Harry W. Shlaudeman, U.S. special envoy for Central America, met with Nicaraguan Ambassador Carlos Tunnerman here yesterday in the two nations' first senior-level contact since early this year when the United States suspended such exchanges with Nicaragua's leftist Sandinista government, but U.S. officials said later that there had been no narrowing of differences.
State Department spokesman Bernard Kalb said the meeting was "in lieu of a meeting that the United States had sought with the Nicaraguans" during the 40th anniversary celebration of the United Nations last week.
Kalb added that "the meeting reflects our wish to maintain regular diplomatic contact" and said Shlaudeman conveyed to Tunnerman "U.S. views on the importance of national reconciliation to a resolution of the conflict in Nicaragua."
The term "national reconciliation" refers to U.S. insistence that the Sandinistas reach an accommodation with Nicaraguan dissident forces, including the U.S.-supported counterrevolutionaries, or contras, fighting President Daniel Ortega's government.
Just before Ortega went to New York last week to address the U.N. General Assembly, his government cited the guerrilla threat and declared a state of emergency that set in motion a clampdown on civil liberties in Nicaragua. According to U.S. officials, Tunnerman showed no signs that Nicaragua might modify its position.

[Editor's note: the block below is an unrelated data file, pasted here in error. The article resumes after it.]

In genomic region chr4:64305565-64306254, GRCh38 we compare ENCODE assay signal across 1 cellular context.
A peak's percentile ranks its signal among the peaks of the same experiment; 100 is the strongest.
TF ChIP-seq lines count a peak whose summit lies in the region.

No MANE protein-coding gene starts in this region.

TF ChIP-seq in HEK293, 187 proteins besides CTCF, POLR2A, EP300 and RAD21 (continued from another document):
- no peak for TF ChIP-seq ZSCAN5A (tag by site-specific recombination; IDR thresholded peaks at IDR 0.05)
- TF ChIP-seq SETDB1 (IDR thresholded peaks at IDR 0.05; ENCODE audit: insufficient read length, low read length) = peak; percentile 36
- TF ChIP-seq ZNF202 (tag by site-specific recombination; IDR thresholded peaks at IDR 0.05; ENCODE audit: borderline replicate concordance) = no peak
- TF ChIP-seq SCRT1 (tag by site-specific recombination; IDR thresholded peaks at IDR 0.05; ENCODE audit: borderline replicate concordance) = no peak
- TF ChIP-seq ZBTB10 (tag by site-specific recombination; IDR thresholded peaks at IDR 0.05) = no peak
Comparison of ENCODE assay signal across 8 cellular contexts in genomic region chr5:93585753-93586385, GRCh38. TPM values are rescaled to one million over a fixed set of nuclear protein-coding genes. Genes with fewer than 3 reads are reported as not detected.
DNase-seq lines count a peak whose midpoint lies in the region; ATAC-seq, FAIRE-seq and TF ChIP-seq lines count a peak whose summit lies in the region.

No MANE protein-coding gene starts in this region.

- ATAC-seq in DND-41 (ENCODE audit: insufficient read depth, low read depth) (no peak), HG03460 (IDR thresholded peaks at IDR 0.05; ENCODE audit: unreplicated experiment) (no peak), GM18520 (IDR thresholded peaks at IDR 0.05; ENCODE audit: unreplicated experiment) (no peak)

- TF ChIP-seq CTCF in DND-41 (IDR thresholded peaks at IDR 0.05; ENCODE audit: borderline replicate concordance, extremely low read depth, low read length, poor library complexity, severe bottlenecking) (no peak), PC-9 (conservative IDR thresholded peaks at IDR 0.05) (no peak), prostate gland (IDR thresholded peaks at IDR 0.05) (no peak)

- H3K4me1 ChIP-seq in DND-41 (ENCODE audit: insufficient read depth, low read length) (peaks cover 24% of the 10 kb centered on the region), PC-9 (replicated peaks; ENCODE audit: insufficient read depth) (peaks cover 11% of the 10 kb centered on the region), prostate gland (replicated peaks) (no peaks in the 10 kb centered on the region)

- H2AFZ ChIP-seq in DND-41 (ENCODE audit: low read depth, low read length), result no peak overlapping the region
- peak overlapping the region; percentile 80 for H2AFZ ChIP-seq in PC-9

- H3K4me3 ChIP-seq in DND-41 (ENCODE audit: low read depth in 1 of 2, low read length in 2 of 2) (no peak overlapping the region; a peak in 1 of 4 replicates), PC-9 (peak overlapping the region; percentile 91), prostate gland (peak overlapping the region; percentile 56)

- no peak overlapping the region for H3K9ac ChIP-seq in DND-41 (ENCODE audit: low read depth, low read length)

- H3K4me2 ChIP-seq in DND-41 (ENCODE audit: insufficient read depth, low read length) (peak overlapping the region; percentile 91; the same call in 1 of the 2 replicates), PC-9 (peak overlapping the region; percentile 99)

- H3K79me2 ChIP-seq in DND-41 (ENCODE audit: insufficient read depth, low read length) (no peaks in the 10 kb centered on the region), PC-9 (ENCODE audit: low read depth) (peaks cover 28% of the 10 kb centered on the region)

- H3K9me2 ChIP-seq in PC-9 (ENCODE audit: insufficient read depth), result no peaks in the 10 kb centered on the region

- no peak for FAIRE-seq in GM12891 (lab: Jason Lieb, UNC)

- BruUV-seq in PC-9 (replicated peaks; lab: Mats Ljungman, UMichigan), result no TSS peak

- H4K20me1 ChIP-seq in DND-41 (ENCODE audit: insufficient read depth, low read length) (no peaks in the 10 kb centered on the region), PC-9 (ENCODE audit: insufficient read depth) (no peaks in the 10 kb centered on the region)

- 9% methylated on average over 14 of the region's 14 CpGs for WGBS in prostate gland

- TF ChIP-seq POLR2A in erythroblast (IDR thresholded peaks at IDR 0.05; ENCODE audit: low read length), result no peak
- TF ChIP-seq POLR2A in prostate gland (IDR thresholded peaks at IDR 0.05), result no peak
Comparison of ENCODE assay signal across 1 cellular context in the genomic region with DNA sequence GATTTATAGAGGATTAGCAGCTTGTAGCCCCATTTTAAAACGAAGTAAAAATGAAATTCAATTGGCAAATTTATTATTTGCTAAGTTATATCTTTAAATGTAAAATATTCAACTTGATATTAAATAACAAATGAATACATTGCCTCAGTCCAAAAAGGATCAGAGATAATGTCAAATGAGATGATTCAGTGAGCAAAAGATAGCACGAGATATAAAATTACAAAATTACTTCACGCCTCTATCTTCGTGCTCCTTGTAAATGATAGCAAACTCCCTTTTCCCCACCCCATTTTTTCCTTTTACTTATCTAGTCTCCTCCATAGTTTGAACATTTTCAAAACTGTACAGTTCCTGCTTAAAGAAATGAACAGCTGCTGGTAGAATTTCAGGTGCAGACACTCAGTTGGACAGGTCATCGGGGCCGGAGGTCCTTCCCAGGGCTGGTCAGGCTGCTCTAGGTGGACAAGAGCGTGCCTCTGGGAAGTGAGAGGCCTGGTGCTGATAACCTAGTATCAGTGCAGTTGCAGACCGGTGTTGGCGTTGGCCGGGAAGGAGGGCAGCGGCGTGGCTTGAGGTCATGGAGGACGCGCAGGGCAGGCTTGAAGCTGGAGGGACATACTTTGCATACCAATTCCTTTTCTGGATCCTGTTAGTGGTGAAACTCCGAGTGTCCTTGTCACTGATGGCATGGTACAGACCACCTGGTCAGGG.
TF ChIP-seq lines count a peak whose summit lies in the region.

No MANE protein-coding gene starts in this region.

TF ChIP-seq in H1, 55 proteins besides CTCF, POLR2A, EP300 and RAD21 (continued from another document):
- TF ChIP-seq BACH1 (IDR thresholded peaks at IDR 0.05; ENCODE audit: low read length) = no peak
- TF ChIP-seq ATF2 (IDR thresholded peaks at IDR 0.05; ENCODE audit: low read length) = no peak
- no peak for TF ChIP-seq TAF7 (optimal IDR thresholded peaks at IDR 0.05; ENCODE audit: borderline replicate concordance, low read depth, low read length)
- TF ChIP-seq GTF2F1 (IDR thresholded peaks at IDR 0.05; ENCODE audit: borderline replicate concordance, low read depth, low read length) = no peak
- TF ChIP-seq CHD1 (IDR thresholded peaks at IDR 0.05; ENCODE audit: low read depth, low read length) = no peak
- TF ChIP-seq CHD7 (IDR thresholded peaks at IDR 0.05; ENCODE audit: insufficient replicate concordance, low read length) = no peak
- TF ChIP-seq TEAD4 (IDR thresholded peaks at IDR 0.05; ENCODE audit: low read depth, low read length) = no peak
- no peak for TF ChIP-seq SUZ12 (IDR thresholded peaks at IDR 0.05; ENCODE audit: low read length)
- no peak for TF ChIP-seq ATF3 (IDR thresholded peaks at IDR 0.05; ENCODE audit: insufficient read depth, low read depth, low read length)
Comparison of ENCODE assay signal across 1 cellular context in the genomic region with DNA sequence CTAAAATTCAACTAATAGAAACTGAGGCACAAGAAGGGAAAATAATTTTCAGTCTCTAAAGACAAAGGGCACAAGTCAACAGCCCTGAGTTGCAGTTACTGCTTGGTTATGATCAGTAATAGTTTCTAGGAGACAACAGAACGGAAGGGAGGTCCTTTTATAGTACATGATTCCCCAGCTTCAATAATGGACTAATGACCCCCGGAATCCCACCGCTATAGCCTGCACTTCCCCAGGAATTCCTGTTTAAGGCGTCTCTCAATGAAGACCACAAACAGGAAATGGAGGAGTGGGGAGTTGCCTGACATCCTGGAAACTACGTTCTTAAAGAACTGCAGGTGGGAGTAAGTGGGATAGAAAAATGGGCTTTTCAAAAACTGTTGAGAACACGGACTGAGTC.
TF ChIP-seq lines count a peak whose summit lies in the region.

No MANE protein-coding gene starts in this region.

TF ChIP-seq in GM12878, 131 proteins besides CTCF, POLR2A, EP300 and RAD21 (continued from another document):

As a result, department officials cautioned that yesterday's session is unlikely to lead to resumption of the "Manzanillo talks," a series of meetings that had been conducted in Mexico by Shlaudeman and Nicaraguan Deputy Foreign Minister Victor Hugo Tinoco.
The United States stopped participating last January, saying Nicaragua was trying to use the forum to circumvent the Contadora process under which the Central American countries and neighboring Latin American states are seeking to negotiate a comprehensive regional peace.
Secretary of State George P. Shultz, accompanied by Shlaudeman, met with Ortega in Montevideo, Uruguay, in March, but they made no progress in resolving tensions.
The United States, seeking to test flexibility in Nicaraguan positions, sought a meeting during the U.N. anniversary session. However, the administration was unwilling to respond to Nicaraguan feelers for a meeting between President Reagan and Ortega.
A tentative U.S. proposal that Foreign Minister Miguel D'Escoto confer in New York with Shlaudeman and Elliott Abrams, assistant secretary for inter-American affairs, fell through because Abrams was abroad. As a result, U.S. officials said, yesterday's meeting was arranged as a substitute.